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Author Topic: How do 'false colour' images work?  (Read 777 times)

Offline thedoc

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How do 'false colour' images work?
« on: 11/12/2015 11:50:04 »
Ed Wilson  asked the Naked Scientists:
   What do the colours in a "false colour" image represent?

False colour is used to represent wavelengths outside the visible spectrum, but there's an enormous range of such wavelengths.  If I see a shade of red in two false colour images, does it represent the same actual wavelength?

Is there a recognised standard for false colour representation?  Is there a "spectrum mapping" for different types of observation - the infra-red and the X-ray for example?  Or is it up to the creative inspiration of the person producing the image?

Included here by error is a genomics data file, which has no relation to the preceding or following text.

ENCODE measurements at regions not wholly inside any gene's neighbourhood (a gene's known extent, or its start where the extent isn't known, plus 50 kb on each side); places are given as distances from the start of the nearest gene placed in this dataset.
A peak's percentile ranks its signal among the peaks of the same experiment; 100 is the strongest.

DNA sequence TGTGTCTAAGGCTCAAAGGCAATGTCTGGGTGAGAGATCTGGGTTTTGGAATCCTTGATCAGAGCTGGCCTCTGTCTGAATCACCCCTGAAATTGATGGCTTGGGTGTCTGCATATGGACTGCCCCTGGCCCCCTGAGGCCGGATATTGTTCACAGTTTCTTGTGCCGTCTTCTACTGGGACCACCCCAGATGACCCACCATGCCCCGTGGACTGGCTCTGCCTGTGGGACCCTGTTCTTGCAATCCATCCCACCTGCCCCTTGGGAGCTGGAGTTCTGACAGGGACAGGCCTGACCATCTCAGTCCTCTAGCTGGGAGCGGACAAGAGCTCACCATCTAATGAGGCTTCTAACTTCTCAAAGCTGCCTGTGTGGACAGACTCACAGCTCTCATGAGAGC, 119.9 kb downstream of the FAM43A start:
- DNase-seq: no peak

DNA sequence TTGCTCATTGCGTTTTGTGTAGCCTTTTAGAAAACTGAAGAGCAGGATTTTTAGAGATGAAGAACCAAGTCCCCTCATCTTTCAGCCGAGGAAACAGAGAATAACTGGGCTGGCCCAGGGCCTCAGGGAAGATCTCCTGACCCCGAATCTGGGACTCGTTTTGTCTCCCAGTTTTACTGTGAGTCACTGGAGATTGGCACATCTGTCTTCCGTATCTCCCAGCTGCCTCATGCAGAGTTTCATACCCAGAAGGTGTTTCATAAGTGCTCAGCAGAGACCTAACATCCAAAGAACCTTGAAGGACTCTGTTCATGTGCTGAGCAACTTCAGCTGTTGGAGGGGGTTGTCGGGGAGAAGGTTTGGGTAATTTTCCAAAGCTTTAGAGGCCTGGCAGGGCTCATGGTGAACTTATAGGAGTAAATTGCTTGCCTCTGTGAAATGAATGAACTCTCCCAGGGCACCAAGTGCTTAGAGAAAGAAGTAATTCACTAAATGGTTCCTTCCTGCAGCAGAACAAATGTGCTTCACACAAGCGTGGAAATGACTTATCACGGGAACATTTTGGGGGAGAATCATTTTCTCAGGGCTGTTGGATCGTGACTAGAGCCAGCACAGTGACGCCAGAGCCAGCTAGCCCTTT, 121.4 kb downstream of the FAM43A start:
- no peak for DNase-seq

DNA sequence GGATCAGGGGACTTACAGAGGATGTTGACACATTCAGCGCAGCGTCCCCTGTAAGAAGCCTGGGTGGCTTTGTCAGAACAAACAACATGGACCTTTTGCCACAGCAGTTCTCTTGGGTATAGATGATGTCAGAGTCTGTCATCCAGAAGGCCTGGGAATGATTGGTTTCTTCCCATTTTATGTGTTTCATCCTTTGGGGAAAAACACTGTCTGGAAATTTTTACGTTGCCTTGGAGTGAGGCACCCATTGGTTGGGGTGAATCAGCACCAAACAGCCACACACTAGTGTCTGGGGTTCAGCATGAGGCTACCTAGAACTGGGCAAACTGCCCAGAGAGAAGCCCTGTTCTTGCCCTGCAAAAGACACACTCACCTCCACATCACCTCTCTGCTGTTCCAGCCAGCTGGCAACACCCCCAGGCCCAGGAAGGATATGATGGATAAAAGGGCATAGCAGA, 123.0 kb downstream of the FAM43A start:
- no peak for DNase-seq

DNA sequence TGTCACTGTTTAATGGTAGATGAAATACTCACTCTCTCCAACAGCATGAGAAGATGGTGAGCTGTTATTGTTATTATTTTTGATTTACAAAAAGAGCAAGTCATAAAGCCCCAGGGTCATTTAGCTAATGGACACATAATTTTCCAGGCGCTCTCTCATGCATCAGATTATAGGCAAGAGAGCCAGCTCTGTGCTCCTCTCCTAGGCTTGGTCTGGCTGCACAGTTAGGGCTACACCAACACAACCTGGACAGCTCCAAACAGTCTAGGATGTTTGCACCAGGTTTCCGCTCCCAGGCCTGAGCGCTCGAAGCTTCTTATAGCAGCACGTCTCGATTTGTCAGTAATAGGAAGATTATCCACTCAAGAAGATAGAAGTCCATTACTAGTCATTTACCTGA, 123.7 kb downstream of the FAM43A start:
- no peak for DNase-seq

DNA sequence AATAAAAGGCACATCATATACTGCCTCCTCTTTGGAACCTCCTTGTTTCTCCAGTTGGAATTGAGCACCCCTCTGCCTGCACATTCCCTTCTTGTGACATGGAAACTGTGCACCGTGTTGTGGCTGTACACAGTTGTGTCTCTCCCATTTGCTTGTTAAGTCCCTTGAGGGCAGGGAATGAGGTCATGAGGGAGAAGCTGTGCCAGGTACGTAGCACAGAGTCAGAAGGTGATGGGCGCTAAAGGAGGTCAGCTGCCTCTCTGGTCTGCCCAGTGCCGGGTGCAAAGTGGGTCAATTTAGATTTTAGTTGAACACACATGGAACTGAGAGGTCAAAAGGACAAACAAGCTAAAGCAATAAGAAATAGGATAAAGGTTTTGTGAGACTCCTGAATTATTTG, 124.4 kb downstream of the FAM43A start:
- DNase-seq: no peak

What do you think?
« Last Edit: 11/12/2015 11:50:04 by _system »


 

Offline evan_au

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Re: How do 'false colour' images work?
« Reply #1 on: 11/12/2015 21:41:11 »
The human visual system and normal computer screens can represent 3 primary colors - red green and blue, in (mostly) 2 dimensions.

Multispectral scanners are often used on satellites for Earth observation and astronomy, and create far more than 3 colors (potentially hundreds), so it is impossible for the human visual system to view them directly.

I expect that most images are represented by playing with arbitrary color mappings, until the author finds a combination that shows something "interesting", which is also hopefully something that they were looking for....

I suspect that it is a rare image that receives the benefit of artistic creative inspiration.

See: http://en.wikipedia.org/wiki/False_color

Presenting 3-dimensional data is even more tricky!
 

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Re: How do 'false colour' images work?
« Reply #1 on: 11/12/2015 21:41:11 »

 

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